2constrained by the state. Thus in ancient Greece, Solon the lawgiver laid down rulesfor the government of associations
. The Romans regulated them
, and the medievalguilds were strictly regulated by monarch, the church or the city council
. Onedistinguishing feature of the European enlightenment in the eighteenth century wasemergence of a new public sphere, where associations could be created which dealtdirectly with matter of public interest, but could also operate independently of thestate.Many sports that we call modern grew out of this form of associativity. Thedevelopment of associative sports in England during this period paralleled thedevelopment of the coffee houses, public societies and the press, institutions whichtypified this new public sphere. The basic organisational unit of this branch of modernsport was the club, a voluntary association of individuals agreeing to abide by a formof private law, autonomous within the state. During the eighteenth century thedevelopment of cricket, golf and horseracing, inter alia, created the models alongwhich later modern sports such as baseball, football (in all its various codes),basketball and tennis developed.It is perhaps surprising that relatively little attention has been paid to concepts of associativity in the development of modern sports. While there is general agreementthat the concept of modern sport was born in England sometime around the start of the industrial revolution, historians and sociologists have been more concerned withfactors such as industrialization, the civilizing process, commercialism and so on. It istrue that some scholars have noted the emergence of club culture at the same time asmany modern sports, but such observations scarcely rise above the level of thefootnote.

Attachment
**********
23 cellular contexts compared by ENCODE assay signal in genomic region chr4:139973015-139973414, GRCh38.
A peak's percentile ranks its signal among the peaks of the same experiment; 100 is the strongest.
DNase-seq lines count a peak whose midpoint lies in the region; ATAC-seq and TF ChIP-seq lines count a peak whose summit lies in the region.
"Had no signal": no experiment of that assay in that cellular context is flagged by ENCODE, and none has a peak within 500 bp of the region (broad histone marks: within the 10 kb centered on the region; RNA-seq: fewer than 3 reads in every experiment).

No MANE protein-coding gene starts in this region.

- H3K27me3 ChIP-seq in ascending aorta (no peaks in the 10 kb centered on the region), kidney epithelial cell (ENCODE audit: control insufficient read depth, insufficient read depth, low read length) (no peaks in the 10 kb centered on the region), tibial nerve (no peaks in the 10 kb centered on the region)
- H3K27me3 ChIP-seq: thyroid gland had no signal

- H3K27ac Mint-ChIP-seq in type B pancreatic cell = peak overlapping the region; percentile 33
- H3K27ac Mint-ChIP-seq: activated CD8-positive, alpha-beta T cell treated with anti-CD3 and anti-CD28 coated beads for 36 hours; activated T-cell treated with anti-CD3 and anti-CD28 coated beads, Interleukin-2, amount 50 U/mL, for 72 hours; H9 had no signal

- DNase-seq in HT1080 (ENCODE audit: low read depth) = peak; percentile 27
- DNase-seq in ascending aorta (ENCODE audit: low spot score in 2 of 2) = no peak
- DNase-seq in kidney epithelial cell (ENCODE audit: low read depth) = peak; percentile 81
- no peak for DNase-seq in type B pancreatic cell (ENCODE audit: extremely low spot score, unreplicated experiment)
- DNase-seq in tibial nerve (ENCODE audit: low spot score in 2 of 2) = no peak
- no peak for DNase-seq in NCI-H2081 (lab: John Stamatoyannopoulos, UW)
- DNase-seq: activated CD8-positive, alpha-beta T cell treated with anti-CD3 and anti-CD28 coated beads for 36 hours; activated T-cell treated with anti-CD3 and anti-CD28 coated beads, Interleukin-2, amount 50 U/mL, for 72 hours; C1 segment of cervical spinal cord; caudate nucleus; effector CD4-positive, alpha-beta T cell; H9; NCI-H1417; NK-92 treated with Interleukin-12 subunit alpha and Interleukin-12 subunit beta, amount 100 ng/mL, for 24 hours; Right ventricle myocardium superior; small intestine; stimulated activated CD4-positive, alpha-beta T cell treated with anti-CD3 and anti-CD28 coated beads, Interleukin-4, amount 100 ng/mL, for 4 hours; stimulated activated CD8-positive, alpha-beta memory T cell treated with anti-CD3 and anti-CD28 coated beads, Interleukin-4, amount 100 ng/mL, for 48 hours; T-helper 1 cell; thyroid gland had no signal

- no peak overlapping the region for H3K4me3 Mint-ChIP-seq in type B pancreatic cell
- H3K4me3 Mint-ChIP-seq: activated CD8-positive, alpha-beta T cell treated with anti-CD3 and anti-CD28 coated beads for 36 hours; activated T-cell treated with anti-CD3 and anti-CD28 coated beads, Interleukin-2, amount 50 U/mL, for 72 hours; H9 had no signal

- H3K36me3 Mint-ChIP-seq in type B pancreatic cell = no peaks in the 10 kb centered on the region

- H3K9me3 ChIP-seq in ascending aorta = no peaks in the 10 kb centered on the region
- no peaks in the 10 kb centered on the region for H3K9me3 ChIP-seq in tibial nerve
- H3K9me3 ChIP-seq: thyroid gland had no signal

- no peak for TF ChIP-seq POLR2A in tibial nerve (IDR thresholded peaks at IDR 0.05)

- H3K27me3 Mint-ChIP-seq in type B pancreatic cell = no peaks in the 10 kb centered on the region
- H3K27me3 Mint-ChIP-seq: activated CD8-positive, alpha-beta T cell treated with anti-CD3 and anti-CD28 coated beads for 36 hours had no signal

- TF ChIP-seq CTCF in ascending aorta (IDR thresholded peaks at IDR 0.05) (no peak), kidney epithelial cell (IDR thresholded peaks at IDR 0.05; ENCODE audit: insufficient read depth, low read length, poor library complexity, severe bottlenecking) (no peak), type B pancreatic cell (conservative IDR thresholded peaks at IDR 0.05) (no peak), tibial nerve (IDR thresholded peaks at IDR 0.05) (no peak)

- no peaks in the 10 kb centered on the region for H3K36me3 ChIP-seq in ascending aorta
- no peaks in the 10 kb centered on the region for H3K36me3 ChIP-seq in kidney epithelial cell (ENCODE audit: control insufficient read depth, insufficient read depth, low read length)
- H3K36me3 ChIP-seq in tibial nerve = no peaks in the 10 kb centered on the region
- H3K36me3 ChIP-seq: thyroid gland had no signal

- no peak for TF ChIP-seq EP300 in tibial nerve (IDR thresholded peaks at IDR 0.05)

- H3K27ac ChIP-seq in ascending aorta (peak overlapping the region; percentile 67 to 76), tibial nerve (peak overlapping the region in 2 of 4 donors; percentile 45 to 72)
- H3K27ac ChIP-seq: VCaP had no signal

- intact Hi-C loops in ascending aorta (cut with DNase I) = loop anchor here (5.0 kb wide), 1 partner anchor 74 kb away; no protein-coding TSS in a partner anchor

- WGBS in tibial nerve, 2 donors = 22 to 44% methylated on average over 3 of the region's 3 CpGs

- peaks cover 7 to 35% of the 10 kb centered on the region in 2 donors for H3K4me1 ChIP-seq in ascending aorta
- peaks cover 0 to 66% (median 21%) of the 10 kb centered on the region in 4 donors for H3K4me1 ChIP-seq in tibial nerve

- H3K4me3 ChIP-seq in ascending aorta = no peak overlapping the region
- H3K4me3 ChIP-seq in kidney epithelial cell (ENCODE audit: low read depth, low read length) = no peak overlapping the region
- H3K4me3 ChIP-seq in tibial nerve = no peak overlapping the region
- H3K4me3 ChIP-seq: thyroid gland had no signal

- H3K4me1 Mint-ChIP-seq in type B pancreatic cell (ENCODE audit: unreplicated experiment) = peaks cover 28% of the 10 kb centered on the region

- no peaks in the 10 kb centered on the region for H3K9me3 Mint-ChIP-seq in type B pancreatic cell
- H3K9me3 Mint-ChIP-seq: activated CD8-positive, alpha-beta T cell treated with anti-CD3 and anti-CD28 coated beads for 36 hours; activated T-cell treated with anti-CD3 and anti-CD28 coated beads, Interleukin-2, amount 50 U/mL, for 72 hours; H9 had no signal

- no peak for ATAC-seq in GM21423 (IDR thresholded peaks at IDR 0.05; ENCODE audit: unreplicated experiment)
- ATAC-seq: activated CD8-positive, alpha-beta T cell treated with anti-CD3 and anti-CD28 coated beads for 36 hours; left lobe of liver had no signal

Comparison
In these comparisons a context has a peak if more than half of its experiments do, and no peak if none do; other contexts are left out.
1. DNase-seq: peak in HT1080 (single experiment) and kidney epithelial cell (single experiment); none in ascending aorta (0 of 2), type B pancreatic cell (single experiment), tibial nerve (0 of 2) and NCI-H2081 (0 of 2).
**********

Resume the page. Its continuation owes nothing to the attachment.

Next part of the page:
It is seldom remarked that all modern sports are organized in hierarchicalsystems of clubs and governing federations, which did not exist prior to emergence of modern sports. Indeed, while it would plausible to define modernity in sport as theadoption of this hierarchical structure built around clubs, there is no general historydevoted to documenting the process by which these organisations first came intobeing.This article tries to redress this balance by placing the unit of the club at the centre of development of modern sports, and seeks to explain how different social rules